It truly is fascinating to watch as the Okanagan Valley comes of age. It is no longer just a vacation destination with great beaches, beautiful weather and a diminishing number of local fruit stands. It has become, or is on the road to becoming, a serious wine and culinary destination. Tinhorn Creek winemaker Sandra Oldfield says building a restaurant attached to the winery was a big financial decision, but one that’s necessary. “We at Tinhorn Creek feel our wines show best with food, and that is an obvious match,” she says. Oldfield adds that selling wines at the winery is crucial for survival in the Okanagan because of the low profits made when selling through retail. Adding a restaurant gives consumers a reason to keep coming back, she says. “Giving people a full experience at the cellar door is a really healthy thing for our industry.”

Exploring the Okanagan Valley efficiently, much like any wine region in the world, takes careful planning. The bulk of the visitors come from either Vancouver to the west, a five-hour drive, or Calgary to the east, a tough, six-hour drive. So it’s a good bet visitors are staying for the weekend or longer. The valley is long and narrow and runs north for 160 kilometres from the US border. It’s not like the Napa Valley or even Niagara, where you can hop in your car and find wineries along the side of the road. It takes careful planning for a trip to the Okanagan. There are 125 wineries to choose from, all with different visiting hours, several which are “by appointment only,” and others that don’t even have tasting bars. So arriving with a well-researched plan is crucial.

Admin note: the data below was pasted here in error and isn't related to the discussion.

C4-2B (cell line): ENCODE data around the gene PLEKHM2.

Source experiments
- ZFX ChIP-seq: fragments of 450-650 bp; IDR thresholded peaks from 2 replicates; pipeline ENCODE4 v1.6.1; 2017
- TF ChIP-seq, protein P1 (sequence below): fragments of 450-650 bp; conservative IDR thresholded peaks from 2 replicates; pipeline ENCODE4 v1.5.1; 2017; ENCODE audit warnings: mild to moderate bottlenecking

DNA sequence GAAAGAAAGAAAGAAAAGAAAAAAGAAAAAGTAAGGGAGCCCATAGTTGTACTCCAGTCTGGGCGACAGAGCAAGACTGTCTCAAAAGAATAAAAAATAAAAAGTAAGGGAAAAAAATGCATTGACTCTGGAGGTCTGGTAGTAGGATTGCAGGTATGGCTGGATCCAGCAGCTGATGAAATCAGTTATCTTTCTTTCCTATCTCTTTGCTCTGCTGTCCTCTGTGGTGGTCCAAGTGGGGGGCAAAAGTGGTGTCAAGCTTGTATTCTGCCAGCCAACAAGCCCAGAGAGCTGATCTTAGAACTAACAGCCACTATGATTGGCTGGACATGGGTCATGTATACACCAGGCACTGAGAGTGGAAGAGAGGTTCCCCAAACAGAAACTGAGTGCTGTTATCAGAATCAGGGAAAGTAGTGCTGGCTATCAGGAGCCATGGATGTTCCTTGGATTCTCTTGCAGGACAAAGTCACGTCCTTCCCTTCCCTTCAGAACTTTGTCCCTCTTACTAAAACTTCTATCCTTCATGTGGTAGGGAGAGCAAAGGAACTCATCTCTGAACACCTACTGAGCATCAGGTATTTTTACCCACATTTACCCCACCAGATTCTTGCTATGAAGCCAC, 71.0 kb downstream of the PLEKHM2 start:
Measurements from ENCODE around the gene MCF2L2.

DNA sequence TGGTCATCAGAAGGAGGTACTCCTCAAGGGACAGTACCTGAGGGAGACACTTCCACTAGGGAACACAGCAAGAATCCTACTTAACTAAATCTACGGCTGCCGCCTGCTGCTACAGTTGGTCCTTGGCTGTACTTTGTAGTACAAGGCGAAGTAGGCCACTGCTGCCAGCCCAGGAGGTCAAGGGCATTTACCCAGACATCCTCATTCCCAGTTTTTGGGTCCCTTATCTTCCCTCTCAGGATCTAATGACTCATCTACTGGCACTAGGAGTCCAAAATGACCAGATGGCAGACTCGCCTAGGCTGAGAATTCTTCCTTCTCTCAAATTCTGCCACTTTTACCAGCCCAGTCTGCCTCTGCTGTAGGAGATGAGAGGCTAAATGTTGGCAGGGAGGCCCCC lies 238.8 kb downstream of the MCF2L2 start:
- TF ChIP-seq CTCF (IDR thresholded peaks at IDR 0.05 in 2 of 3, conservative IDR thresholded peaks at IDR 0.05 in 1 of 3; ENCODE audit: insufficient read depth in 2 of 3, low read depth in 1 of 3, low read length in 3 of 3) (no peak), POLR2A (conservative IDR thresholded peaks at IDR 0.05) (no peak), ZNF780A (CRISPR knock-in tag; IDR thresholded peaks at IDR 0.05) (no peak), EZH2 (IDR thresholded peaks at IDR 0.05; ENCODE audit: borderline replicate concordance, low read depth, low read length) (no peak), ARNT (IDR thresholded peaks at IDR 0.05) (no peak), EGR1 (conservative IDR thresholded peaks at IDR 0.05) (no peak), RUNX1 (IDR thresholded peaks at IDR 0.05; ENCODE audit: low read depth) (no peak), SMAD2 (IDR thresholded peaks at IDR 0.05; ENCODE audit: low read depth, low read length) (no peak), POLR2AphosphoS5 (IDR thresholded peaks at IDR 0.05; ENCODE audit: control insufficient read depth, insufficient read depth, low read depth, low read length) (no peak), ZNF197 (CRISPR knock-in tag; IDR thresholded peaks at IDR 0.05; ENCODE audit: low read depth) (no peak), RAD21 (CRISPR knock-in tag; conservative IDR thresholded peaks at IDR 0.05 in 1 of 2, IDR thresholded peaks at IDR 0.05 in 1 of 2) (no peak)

Knowing where to stay begins with where you want to go. The Okanagan is divided (loosely) into several geographic sub-regions (listed below from north to south).

• kelowna/lake country
Key wineries include Gray Monk, Mission Hill, Quails’ Gate, Tantalus, Summerhill, Cedar Creek and ExNihilo. Best grape varieties: Pinot Noir, Pinot Gris, Pinot Blanc, Riesling, Chardonnay.

• naramata/penticton
Key wineries include Sumac Ridge, Red Rooster, Laughing Stock, Poplar Grove, 8th Generation and Dirty Laundry. Best grape varieties: Pinot Noir, Pinot Gris, Pinot Blanc, Chardonnay, Merlot, others.

• okanagan falls
Key wineries include Blue Mountain, Blasted Church, Stags’ Hollow, Meyer Family, Wild Goose and See Ya Later Ranch. Best grape varieties: Riesling, Gewurztraminer, Pinot Noir, others.

• oliver